You must provide:
- a reasonable working temperature in workrooms usually at least 16°C, or 13°C
for strenuous work (unless other laws require lower temperatures);
- local heating or cooling where a comfortable temperature cannot be maintained
throughout each work room (eg hot and cold processes);
- thermal clothing and rest facilities where necessary, eg for ‘hot work’ or cold
- heating systems which do not give off dangerous or offensive levels of fumes
into the workplace;
- sufficient space in work rooms.
Working in the sun
Too much sunlight is harmful to your skin. It can cause skin damage including sunburn, blistering and skin ageing and in the long term can lead to an increased risk of skin cancer. Skin cancer is one of the most common forms of cancer in the UK with over 50,000 new cases every year.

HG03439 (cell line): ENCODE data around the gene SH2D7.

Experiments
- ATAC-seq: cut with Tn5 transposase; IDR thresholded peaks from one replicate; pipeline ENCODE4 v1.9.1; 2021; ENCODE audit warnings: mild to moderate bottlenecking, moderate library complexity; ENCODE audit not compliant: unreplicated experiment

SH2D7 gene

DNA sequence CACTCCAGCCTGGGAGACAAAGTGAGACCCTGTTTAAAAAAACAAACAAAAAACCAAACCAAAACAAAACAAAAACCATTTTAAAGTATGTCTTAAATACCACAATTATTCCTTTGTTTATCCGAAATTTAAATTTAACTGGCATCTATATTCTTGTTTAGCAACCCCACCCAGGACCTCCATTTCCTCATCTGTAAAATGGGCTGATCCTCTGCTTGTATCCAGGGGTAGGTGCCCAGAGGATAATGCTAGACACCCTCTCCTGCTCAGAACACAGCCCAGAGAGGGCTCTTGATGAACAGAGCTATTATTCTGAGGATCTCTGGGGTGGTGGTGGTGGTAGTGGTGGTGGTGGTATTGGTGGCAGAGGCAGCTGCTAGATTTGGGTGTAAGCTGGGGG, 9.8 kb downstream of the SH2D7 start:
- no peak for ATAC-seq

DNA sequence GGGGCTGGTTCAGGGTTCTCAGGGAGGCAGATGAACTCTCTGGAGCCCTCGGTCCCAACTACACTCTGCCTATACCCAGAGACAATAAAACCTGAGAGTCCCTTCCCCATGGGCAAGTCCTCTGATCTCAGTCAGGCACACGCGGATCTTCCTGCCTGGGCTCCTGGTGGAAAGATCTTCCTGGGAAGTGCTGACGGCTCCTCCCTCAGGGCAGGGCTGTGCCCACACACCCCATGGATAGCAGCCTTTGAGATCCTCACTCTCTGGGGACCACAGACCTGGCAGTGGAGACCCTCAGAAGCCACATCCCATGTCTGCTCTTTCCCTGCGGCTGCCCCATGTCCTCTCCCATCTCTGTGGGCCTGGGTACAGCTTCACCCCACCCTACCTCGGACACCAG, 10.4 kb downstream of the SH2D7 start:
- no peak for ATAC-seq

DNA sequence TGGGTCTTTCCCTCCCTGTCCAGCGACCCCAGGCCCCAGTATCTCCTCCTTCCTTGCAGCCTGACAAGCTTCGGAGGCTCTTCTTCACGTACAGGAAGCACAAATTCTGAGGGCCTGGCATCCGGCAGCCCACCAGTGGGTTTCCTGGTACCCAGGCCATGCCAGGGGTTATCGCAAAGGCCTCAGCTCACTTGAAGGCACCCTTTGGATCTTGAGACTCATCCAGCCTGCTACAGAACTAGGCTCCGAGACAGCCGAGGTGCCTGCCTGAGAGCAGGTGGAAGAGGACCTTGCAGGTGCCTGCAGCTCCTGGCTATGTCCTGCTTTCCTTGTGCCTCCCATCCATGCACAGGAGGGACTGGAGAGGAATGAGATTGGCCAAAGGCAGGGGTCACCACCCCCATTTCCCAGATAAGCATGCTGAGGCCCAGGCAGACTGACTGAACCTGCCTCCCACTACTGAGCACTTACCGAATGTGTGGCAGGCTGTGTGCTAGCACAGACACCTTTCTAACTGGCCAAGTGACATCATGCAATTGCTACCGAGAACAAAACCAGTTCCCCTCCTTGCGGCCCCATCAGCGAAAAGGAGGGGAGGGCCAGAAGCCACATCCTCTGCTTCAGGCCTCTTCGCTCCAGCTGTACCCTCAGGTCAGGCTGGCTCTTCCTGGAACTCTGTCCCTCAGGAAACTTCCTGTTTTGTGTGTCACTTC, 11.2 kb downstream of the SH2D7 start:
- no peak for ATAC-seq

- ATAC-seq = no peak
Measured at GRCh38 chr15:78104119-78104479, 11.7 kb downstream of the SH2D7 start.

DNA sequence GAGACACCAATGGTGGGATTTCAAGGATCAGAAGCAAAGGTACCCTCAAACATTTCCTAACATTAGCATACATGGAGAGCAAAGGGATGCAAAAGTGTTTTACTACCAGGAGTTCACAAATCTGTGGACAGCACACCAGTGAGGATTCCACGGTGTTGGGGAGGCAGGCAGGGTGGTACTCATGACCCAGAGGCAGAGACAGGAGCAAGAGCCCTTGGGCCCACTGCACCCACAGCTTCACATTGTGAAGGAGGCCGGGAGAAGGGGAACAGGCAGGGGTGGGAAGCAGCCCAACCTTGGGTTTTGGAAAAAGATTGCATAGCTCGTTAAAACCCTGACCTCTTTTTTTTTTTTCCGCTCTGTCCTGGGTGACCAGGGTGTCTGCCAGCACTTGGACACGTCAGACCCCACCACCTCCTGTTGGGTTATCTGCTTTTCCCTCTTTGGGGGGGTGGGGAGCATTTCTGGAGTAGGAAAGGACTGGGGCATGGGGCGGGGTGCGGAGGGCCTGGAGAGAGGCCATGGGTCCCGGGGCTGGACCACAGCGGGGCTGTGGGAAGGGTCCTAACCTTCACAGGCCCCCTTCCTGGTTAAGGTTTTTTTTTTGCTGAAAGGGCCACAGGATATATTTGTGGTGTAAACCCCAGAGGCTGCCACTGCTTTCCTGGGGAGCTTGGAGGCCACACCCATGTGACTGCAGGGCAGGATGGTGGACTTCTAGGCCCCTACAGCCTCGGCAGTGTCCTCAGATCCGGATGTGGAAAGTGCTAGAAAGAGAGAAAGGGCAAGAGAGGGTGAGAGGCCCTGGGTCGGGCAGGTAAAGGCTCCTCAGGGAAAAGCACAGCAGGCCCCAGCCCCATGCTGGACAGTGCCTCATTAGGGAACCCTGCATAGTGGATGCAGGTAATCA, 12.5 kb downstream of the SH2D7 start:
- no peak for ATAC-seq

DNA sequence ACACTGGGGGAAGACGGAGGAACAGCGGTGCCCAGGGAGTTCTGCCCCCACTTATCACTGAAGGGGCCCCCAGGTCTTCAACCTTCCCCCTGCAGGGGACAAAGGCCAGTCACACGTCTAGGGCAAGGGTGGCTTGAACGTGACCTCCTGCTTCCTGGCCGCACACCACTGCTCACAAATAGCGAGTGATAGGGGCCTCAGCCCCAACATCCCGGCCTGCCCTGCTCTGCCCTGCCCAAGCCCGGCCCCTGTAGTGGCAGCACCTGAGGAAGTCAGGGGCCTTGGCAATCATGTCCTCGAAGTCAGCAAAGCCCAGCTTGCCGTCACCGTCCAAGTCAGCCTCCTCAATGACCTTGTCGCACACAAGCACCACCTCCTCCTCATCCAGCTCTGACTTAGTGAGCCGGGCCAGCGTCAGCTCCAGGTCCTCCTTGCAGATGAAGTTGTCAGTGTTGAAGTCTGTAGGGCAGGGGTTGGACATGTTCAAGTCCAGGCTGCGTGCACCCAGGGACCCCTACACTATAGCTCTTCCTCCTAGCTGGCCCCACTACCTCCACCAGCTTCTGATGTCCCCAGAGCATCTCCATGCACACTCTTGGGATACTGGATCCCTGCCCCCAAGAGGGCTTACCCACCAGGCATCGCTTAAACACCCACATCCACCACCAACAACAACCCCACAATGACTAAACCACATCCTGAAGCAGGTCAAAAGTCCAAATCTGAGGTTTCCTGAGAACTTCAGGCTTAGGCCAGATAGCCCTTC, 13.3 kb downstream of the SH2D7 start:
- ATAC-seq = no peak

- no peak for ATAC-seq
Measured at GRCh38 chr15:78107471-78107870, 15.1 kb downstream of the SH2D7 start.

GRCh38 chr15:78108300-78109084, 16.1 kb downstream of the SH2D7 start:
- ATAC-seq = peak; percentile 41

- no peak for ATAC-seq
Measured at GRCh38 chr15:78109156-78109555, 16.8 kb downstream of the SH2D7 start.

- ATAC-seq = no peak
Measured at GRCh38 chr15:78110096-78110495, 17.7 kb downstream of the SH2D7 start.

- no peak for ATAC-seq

A tan is a sign that the skin has been damaged. The damage is caused by ultraviolet (UV) rays in sunlight.
Who is at risk?
If work keeps you outdoors for a long time your skin could be exposed to more sun than is healthy for you. You should take particular care if you have:
- fair or freckled skin that doesn’t tan, or goes red or burns before it tans
- red or fair hair and light coloured eyes
- a large number of moles
Further information can be found on;
Workplace health, safety and welfare – Approved Code of Practice and guidance
For further information or advice, just call 0800 458 9421 or email email@example.com